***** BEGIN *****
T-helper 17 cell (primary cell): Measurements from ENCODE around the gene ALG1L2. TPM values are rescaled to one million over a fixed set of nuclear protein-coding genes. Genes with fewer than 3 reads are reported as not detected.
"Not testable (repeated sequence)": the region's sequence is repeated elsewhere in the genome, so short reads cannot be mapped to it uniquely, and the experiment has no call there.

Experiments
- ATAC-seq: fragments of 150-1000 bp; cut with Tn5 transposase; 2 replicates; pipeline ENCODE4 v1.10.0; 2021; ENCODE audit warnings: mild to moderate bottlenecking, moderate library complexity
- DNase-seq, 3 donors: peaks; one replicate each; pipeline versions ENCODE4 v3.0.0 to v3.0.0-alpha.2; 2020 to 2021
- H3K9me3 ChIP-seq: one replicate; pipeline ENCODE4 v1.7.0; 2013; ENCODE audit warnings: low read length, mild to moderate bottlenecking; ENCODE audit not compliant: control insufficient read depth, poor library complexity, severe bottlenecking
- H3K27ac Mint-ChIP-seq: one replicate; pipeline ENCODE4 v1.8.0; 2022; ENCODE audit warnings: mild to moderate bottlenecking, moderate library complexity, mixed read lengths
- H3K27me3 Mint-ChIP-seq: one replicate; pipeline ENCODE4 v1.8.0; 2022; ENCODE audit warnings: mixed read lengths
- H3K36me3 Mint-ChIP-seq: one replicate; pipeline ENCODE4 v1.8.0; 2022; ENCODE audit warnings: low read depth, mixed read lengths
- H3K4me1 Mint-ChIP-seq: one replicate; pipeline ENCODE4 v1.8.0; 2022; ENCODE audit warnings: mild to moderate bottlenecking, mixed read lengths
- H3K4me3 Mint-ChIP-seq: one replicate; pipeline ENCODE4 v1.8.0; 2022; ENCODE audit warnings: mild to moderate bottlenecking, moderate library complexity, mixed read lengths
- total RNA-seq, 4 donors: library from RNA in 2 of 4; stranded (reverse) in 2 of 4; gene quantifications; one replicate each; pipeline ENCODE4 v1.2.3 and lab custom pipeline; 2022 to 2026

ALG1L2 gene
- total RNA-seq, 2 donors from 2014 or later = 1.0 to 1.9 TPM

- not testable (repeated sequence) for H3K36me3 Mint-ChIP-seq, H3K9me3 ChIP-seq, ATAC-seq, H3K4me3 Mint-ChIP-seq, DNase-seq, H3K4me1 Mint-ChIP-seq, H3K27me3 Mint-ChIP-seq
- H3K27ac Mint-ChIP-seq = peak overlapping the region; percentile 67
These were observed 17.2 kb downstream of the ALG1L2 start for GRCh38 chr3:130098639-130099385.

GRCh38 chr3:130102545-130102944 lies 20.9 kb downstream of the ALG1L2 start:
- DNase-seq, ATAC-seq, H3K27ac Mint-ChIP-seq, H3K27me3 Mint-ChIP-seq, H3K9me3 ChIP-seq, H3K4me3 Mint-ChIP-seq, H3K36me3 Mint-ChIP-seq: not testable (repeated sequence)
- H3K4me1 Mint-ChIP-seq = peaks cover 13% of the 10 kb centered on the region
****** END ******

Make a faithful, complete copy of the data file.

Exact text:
T-helper 17 cell (primary cell): Measurements from ENCODE around the gene ALG1L2. TPM values are rescaled to one million over a fixed set of nuclear protein-coding genes. Genes with fewer than 3 reads are reported as not detected.
"Not testable (repeated sequence)": the region's sequence is repeated elsewhere in the genome, so short reads cannot be mapped to it uniquely, and the experiment has no call there.

Experiments
- ATAC-seq: fragments of 150-1000 bp; cut with Tn5 transposase; 2 replicates; pipeline ENCODE4 v1.10.0; 2021; ENCODE audit warnings: mild to moderate bottlenecking, moderate library complexity
- DNase-seq, 3 donors: peaks; one replicate each; pipeline versions ENCODE4 v3.0.0 to v3.0.0-alpha.2; 2020 to 2021
- H3K9me3 ChIP-seq: one replicate; pipeline ENCODE4 v1.7.0; 2013; ENCODE audit warnings: low read length, mild to moderate bottlenecking; ENCODE audit not compliant: control insufficient read depth, poor library complexity, severe bottlenecking
- H3K27ac Mint-ChIP-seq: one replicate; pipeline ENCODE4 v1.8.0; 2022; ENCODE audit warnings: mild to moderate bottlenecking, moderate library complexity, mixed read lengths
- H3K27me3 Mint-ChIP-seq: one replicate; pipeline ENCODE4 v1.8.0; 2022; ENCODE audit warnings: mixed read lengths
- H3K36me3 Mint-ChIP-seq: one replicate; pipeline ENCODE4 v1.8.0; 2022; ENCODE audit warnings: low read depth, mixed read lengths
- H3K4me1 Mint-ChIP-seq: one replicate; pipeline ENCODE4 v1.8.0; 2022; ENCODE audit warnings: mild to moderate bottlenecking, mixed read lengths
- H3K4me3 Mint-ChIP-seq: one replicate; pipeline ENCODE4 v1.8.0; 2022; ENCODE audit warnings: mild to moderate bottlenecking, moderate library complexity, mixed read lengths
- total RNA-seq, 4 donors: library from RNA in 2 of 4; stranded (reverse) in 2 of 4; gene quantifications; one replicate each; pipeline ENCODE4 v1.2.3 and lab custom pipeline; 2022 to 2026

ALG1L2 gene
- total RNA-seq, 2 donors from 2014 or later = 1.0 to 1.9 TPM

- not testable (repeated sequence) for H3K36me3 Mint-ChIP-seq, H3K9me3 ChIP-seq, ATAC-seq, H3K4me3 Mint-ChIP-seq, DNase-seq, H3K4me1 Mint-ChIP-seq, H3K27me3 Mint-ChIP-seq
- H3K27ac Mint-ChIP-seq = peak overlapping the region; percentile 67
These were observed 17.2 kb downstream of the ALG1L2 start for GRCh38 chr3:130098639-130099385.

GRCh38 chr3:130102545-130102944 lies 20.9 kb downstream of the ALG1L2 start:
- DNase-seq, ATAC-seq, H3K27ac Mint-ChIP-seq, H3K27me3 Mint-ChIP-seq, H3K9me3 ChIP-seq, H3K4me3 Mint-ChIP-seq, H3K36me3 Mint-ChIP-seq: not testable (repeated sequence)
- H3K4me1 Mint-ChIP-seq = peaks cover 13% of the 10 kb centered on the region